The Language of Healthcare and Long-Term Care
One way to overcome what sometimes seems an overwhelming power imbalance between professionals and lay people is to learn the language professionals speak. This is especially true in healthcare and long-term care. It’s hard to carry on a conversation on equal terms if one of the parties (that would be me and you) doesn’t understand the lingo. Here are a few ways to find help.
The newcomer to long-term care discussions may feel that the English language has been recreated as a series of three- or four-letter words all in capital letters. These acronyms — terms formed from the initial letter or letters of the major components of a compound term — may be chosen because many can be pronounced as real but meaningless words. Others are just combinations of letters. Fortunately, there are some easy ways to look up these odd-looking combinations and find out what they stand for, if not exactly what they mean, which requires some further work.
The Center for Medicare & Medicaid Services has a website where you can look up acronyms by the first letter or by the whole term.
For example, MA-PD stands for Medicare Advantage-Prescription Drugs; an FAC is a Free-standing Ambulatory Center; and HIPAA is the Health Insurance Portability and Accountability Act, whose name gives you no clue that its importance to you is that it protects the privacy of patient medical information. A word of warning: the entire list contains more than 4,400 acronyms.
Terms used in healthcare reform and beyond
Although long-term care is not a separate topic in the healthcare reform, otherwise known as the Affordable Care Act, it is prudent to know what changes in healthcare insurance are being implemented, especially if you are not yet eligible for Medicare but can see that day coming. The Kaiser Family Foundation has a list of definitions.
For example, a “medical home” is “A healthcare setting where patients receive comprehensive primary care services; have an ongoing relationship with a primary care provider who directs and coordinates their care; have enhanced access to nonemergent primary, secondary, and tertiary care; and have access to linguistically and culturally appropriate care.”
A “Health Insurance Exchange/Connector” is “A purchasing arrangement through which insurers offer and smaller employers and individuals purchase health insurance. State, regional, or national exchanges could be established to set standards for what benefits would be covered, how much insurers could charge, and the rules insurers must follow in order to participate in the insurance market. Individuals and small employers would select their coverage within this organized arrangement. An example of this arrangement is the Commonwealth Connector, created in Massachusetts in 2006.”
A “primary care provider” is “A provider, usually a physician specializing in internal medicine, family practice, or pediatrics (but can also be a nurse practitioner, physician assistant or even a healthcare clinic), who is responsible for providing primary care and coordinating other necessary healthcare services for patients.”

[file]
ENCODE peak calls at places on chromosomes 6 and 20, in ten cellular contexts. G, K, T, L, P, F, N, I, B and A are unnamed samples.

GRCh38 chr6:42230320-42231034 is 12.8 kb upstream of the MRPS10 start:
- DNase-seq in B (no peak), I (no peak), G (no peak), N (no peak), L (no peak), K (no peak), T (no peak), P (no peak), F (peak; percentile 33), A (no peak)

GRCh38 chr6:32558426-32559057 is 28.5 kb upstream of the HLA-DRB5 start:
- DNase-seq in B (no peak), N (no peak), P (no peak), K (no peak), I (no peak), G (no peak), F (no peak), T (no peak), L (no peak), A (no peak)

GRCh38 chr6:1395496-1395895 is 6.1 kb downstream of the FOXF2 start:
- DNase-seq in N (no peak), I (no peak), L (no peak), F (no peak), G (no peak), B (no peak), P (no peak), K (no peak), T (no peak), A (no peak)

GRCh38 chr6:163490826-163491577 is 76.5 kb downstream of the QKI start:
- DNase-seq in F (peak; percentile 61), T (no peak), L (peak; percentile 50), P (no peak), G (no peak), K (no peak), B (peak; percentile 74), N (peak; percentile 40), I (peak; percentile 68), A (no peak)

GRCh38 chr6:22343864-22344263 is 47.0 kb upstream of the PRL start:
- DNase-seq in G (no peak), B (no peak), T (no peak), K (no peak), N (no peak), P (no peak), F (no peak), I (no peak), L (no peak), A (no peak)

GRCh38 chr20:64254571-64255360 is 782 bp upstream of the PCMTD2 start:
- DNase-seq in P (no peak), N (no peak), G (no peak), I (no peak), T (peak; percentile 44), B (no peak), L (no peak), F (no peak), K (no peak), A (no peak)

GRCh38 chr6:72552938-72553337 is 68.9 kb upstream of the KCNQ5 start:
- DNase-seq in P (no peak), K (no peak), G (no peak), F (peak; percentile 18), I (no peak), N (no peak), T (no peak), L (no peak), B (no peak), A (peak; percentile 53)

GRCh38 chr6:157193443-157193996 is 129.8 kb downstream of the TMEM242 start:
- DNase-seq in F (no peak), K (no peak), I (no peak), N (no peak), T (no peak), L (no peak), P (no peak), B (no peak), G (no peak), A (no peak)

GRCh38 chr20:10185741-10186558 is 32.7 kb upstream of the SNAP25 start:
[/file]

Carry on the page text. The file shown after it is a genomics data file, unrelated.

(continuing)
The glossary distinguishes between a “tax credit,” which is “an amount that a person/family can subtract from the amount of income tax that they owe. If a tax credit is refundable, the taxpayer can receive a payment from the government to the extent that the amount of the credit is greater than the amount of tax they would otherwise owe,” and a “tax deduction,” which is “an amount that a person/family can subtract from their adjusted gross income when calculating the amount of tax that they owe. Generally, people who itemize their deductions can deduct the portion of their medical expenses, including health insurance premiums, that exceed 7.5% of their adjusted gross income.” People who itemize their deductions can deduct a certain portion of their medical expenses, including health insurance premiums.
Beginning in 2014 (2013 expenses), the amount that people under the age of 65 will be allowed to deduct will rise from 7.5 percent to 10 percent of their adjusted gross income. People over the age of 65 will still be allowed to deduct 7.5 percent until 2017.
Elder care definitions at length
While most definition lists tend to be short, sometimes a longer explanation is helpful. In this category, one book stands out: Walter Feldesman’s Dictionary+ of Eldercare Terminology — both for its length and comprehensiveness. Mr. Feldesman, a 95-year-old attorney, has made the 993-page third edition of this book available free online through the National Council on Aging. The sections include material on adult day care centers, alternative housing facilities, long-term care insurance, home care, and much more.
The dictionary is searchable online after you create it as a PDF document.
A word of warning
Different agencies interpret the same terminology in different ways. What counts as a “benefit” in one system may not be available in another.